American Studies
American Studies

AMS professor Janet Davis wins Constance Rourke Prize for best essay in American Quarterly

We’re thrilled to share with the news that Dr. Janet Davis has won the Constance Rourke Prize for the best essay in American Quarterly in 2013 for her piece entitled “Cockfight Nationalism: Bloodsport and the Moral Politics of American Empire and Nation Building.”

Species/Race/SexSuccinctly summarizing the essay, the prize committee shared why they believed Dr. Davis was deserving of the award: “Focusing on conflicts between imperial statesmen, social reformers, and indigenous cockfight enthusiasts in Puerto Rico, Cuba, and the Philippines ‘Cockfight Nationalism’ reveals how ideologies of modernity, citizenship, animal protection, and national sovereignty were constructed and contested as part of the U.S. empire-building project. It draws on an impressive archive of primary and secondary materials that highlight competing political claims made by colonial officials, social reformers, and local cockfighters. At the same time, the essay remains attentive to what you term the ‘elusive’ subjectivity of roosters who play such a central role in this story. Our committee agreed that "Cockfight Nationalism" offers a powerful and brilliantly researched account of the cultural power of cockfighting as site of leisure, spectacle, and contestation.”

Dr. Davis expressed her surprise and thanks, saying, “I am deeply honored to receive the Constance Rourke Prize from the American Studies Association My original reply to this wonderful news from the prize committee included this line, which succinctly describes my state of mind at the time: 'I am shaking with happiness and basically speechless right now!!!'"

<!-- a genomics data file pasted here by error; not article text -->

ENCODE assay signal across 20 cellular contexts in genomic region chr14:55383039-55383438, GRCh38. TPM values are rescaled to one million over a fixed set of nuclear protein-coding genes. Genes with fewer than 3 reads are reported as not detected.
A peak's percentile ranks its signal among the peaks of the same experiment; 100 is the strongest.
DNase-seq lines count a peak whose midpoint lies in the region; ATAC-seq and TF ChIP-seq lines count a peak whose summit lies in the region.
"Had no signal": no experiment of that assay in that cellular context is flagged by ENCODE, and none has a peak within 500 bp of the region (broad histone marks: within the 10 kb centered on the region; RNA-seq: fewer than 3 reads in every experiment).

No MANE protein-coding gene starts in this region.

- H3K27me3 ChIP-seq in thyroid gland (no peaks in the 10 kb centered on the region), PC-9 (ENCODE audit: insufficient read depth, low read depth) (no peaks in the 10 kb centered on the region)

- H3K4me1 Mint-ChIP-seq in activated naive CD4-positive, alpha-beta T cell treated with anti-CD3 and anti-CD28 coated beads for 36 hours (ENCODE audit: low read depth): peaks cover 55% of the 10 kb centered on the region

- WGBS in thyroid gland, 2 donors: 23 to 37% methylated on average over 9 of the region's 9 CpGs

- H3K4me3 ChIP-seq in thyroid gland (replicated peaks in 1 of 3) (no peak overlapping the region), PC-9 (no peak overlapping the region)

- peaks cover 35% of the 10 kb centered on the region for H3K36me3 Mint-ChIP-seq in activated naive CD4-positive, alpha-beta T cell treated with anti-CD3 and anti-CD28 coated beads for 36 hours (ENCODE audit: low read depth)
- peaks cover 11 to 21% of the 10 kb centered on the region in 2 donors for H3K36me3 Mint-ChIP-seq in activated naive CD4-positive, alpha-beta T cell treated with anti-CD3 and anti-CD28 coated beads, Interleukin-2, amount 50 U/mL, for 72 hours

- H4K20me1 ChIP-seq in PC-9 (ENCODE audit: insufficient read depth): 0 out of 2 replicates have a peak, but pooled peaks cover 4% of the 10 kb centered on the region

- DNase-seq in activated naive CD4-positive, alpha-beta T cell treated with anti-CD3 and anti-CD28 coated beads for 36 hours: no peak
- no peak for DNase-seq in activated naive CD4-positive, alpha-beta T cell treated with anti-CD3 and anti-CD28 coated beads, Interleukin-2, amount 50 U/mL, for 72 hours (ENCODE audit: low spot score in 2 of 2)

The abstract of her article is below and it can be found in full here (login necessary):

This essay explores the symbiotic relationship between animal welfare and ideologies of nation building and exceptionalism during a series of struggles over cockfighting in the new US Empire in the early twentieth century. Born out of the shared experience of American overseas expansionism, these clashes erupted in the American Occupied Philippines, Cuba, and Puerto Rico, where the battle lines pitting American-sponsored animal protectionists against indigenous cockfight enthusiasts were drawn along competing charges of cruelty and claims of self-determination. I argue that battles over the cockfight were a form of animal nationalism—that is to say, cockfight nationalism. Cockfight enthusiasts and opponents alike mapped gendered, raced, and classed ideologies of nation and sovereignty onto the bodies of fighting cocks to stake their divergent political and cultural claims regarding the rights and responsibilities of citizenship, moral uplift, benevolence, and national belonging.